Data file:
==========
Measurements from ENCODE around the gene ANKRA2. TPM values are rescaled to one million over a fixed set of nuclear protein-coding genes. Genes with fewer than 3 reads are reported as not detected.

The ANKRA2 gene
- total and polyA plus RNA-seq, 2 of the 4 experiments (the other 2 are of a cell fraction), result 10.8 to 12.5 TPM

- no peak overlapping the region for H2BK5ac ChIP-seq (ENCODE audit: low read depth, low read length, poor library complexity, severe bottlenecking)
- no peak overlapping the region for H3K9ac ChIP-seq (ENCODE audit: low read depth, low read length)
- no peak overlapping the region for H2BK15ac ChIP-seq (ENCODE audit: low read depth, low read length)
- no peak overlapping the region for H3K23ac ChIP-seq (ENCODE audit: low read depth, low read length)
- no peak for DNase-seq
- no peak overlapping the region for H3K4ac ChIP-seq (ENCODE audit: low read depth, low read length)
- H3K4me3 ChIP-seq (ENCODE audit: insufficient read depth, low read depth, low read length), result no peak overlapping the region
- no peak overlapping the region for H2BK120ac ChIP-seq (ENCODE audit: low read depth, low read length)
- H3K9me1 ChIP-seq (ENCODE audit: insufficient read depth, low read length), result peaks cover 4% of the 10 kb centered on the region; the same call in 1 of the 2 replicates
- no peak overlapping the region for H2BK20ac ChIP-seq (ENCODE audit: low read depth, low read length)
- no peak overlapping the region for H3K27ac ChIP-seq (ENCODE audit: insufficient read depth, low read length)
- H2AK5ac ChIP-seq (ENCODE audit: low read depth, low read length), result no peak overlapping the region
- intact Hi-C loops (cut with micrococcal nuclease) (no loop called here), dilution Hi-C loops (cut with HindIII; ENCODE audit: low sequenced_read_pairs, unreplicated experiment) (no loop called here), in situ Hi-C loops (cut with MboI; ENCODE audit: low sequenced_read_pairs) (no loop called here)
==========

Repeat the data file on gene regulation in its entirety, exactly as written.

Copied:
Measurements from ENCODE around the gene ANKRA2. TPM values are rescaled to one million over a fixed set of nuclear protein-coding genes. Genes with fewer than 3 reads are reported as not detected.

The ANKRA2 gene
- total and polyA plus RNA-seq, 2 of the 4 experiments (the other 2 are of a cell fraction), result 10.8 to 12.5 TPM

- no peak overlapping the region for H2BK5ac ChIP-seq (ENCODE audit: low read depth, low read length, poor library complexity, severe bottlenecking)
- no peak overlapping the region for H3K9ac ChIP-seq (ENCODE audit: low read depth, low read length)
- no peak overlapping the region for H2BK15ac ChIP-seq (ENCODE audit: low read depth, low read length)
- no peak overlapping the region for H3K23ac ChIP-seq (ENCODE audit: low read depth, low read length)
- no peak for DNase-seq
- no peak overlapping the region for H3K4ac ChIP-seq (ENCODE audit: low read depth, low read length)
- H3K4me3 ChIP-seq (ENCODE audit: insufficient read depth, low read depth, low read length), result no peak overlapping the region
- no peak overlapping the region for H2BK120ac ChIP-seq (ENCODE audit: low read depth, low read length)
- H3K9me1 ChIP-seq (ENCODE audit: insufficient read depth, low read length), result peaks cover 4% of the 10 kb centered on the region; the same call in 1 of the 2 replicates
- no peak overlapping the region for H2BK20ac ChIP-seq (ENCODE audit: low read depth, low read length)
- no peak overlapping the region for H3K27ac ChIP-seq (ENCODE audit: insufficient read depth, low read length)
- H2AK5ac ChIP-seq (ENCODE audit: low read depth, low read length), result no peak overlapping the region
- intact Hi-C loops (cut with micrococcal nuclease) (no loop called here), dilution Hi-C loops (cut with HindIII; ENCODE audit: low sequenced_read_pairs, unreplicated experiment) (no loop called here), in situ Hi-C loops (cut with MboI; ENCODE audit: low sequenced_read_pairs) (no loop called here)